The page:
Field Cate is the 10-year-old star of ABC’s smash-hit dramedy (Wikipedia assures me that this is a real word) Pushing Daisies, and he is more knowledgeable about a wide array of animal issues than most people twice his age. Here he is, holding forth on the ethics of vegetarianism, pet care, dissection, circuses, and animal testing. Seriously, when Field’s finished with being a TV star, he should run for president.
There’s more info, and a contest for kids to win a signed T-shirt, here.
In late June the Montreal Symphony are hosting a TV Special to salute Buffy Sainte-Marie's 50th year making music. I am honored to be asked to take part. I first bought a Buffy Sainte-Marie record when I was 12, and her music has always remained with me. In the 1960s, as a political activist, Buffy's lyrics were fearless, and I'm very grateful for all the risks that she took.I am also pleased to be asked to join the bill at the V Festival at the Thunderbird Stadium in Vancouver, and also at Fort Calgary in Calgary.However, as we all know, the psychologically and constitutionally sickening Canadian seal-kill has started and is once again in full-cry.The horror of the Canadian seal-kill is untranslatable, and although I fully realize that highly concentrated evil exists in other countries - Japan's dolphin slaughter, Iceland's newly-revived whaling, the cat-skinning trade in Switzerland, and China with just about every injustice imaginable - there is something especially menacing about Canada's seal-kill.Loyola Sullivan (Canada's Ambassador for Fisheries Conservation) is a man of glacial coldness who claims that the seal-kill is "humane" - a view he might alter if his own skull were cracked open with a spiked axe.The fact that the seal-kill provides a livelihood for fishermen is an insultingly dim excuse for it to take place - after all, the German gas chambers of World War 2 also provided work for someone.The seal-kill takes place to satisfy greed for fur-pelts, and this Canadian government is happy to drag the global image of its own country down, and make it a place that people such as I couldn't bear to visit.-Morrissey, 29 March 2008.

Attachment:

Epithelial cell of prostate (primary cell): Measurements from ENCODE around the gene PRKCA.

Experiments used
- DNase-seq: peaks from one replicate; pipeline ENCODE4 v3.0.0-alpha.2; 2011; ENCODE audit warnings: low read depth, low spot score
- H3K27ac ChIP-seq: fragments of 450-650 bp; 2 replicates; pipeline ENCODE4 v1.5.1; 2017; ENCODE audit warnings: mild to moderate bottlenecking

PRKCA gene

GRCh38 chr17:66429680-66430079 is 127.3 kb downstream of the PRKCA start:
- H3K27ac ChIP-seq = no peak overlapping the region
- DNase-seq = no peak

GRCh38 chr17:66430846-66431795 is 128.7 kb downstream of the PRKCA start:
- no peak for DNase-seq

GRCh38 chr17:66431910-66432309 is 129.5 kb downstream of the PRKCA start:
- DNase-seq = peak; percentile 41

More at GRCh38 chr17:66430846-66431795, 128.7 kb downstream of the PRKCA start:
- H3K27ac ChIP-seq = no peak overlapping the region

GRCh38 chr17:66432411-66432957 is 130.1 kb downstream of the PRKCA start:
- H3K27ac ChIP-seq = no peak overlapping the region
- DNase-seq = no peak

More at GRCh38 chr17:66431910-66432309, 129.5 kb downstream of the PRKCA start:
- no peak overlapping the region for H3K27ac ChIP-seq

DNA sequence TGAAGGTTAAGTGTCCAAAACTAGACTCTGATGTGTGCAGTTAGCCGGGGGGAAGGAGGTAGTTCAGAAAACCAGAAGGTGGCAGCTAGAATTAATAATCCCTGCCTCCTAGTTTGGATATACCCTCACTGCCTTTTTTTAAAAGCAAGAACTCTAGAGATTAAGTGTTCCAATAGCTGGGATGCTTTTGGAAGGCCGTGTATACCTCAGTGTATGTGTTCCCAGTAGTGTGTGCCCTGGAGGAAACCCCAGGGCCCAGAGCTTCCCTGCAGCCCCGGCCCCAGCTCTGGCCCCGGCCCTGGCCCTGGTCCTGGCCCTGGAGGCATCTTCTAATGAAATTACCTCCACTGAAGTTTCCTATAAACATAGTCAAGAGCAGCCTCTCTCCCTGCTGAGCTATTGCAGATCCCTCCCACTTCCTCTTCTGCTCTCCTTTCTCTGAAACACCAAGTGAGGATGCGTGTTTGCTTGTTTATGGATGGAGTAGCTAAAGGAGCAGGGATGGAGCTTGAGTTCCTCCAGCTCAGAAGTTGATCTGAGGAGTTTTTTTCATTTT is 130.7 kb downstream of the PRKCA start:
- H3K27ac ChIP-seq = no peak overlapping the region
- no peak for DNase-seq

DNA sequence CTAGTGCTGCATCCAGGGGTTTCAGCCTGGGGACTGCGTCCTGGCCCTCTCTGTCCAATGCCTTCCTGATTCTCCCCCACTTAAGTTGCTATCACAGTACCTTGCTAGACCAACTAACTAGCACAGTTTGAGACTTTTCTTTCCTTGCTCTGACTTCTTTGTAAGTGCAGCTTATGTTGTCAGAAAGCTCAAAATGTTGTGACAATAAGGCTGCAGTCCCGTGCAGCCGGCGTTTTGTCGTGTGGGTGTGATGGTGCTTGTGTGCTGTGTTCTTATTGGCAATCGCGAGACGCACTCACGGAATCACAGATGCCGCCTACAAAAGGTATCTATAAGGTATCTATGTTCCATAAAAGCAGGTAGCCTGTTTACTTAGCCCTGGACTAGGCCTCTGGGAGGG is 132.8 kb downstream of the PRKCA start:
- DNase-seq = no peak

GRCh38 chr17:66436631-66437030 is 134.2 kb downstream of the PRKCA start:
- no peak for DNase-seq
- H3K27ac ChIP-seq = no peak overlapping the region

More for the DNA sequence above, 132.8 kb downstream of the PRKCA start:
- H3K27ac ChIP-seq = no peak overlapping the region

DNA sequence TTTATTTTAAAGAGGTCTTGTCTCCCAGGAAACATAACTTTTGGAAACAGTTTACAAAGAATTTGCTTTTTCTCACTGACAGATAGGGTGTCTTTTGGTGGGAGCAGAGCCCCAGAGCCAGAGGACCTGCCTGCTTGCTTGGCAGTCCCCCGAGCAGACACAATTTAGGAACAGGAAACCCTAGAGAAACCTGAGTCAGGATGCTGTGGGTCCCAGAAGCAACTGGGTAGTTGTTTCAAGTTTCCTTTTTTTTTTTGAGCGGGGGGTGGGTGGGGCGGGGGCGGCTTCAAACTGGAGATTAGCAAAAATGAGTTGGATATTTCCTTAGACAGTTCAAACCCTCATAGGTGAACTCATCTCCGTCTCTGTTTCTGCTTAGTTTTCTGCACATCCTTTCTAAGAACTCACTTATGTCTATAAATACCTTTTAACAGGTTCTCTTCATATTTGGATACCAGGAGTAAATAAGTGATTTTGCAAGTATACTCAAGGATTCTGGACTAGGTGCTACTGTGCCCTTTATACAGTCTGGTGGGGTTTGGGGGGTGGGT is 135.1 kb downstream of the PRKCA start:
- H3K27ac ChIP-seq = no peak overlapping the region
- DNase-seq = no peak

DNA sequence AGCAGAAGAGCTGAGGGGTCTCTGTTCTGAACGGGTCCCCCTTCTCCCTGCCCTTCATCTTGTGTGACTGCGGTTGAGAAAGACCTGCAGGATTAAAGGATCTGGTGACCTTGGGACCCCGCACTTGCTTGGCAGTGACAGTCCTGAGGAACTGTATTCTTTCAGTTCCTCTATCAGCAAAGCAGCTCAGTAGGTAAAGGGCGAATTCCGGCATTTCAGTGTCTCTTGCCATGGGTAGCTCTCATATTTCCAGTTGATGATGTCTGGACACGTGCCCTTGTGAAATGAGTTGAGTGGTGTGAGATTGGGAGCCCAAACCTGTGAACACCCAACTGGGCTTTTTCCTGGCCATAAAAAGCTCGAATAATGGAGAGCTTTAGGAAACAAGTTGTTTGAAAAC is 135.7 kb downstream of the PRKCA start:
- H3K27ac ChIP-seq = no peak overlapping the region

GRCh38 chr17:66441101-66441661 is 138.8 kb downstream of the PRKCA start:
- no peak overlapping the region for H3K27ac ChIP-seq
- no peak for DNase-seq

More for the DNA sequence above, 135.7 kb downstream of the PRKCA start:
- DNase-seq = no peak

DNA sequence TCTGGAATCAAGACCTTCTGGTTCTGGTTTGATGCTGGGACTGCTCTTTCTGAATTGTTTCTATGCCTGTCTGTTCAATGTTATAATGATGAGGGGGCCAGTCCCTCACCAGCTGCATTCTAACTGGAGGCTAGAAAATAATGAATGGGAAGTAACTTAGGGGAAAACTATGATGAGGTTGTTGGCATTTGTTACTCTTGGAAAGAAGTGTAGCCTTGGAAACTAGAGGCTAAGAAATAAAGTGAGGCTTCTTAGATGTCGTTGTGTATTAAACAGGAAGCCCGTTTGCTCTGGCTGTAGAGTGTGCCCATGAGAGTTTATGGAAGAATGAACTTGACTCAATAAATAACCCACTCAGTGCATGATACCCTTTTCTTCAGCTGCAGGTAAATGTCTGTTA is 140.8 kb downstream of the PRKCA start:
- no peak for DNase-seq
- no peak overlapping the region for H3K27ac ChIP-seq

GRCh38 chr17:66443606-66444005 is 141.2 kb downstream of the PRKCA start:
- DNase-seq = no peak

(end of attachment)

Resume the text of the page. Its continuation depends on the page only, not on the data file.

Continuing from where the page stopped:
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Almost all of us grew up eating meat, wearing leather, and going to circuses and zoos. We never considered the impact of these actions on the animals involved. For whatever reason, you are now asking the question: Why should animals have rights? Read more.